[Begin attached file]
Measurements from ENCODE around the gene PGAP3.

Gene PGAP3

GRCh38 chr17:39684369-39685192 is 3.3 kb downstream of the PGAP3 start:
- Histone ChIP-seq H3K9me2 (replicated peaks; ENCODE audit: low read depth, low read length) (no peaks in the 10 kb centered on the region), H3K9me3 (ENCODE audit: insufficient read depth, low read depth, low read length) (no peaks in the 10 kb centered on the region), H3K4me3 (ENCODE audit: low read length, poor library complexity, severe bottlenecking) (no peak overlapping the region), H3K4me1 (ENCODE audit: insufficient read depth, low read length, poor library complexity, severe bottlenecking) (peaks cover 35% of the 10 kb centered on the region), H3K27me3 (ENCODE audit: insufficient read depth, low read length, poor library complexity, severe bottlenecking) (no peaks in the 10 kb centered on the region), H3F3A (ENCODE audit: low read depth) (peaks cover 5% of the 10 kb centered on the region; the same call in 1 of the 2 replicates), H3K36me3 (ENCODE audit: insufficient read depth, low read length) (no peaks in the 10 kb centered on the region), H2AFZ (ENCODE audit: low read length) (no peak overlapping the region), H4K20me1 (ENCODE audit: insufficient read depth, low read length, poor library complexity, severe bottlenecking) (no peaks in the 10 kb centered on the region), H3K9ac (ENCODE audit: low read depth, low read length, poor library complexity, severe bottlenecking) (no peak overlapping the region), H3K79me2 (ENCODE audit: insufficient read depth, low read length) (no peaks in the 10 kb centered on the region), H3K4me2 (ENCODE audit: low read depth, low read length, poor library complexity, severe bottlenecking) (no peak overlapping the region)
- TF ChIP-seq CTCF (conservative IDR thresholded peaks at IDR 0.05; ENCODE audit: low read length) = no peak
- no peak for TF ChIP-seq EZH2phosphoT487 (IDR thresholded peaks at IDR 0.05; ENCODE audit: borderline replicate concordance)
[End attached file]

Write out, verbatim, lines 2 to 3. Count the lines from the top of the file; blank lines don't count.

Gene PGAP3

GRCh38 chr17:39684369-39685192 is 3.3 kb downstream of the PGAP3 start: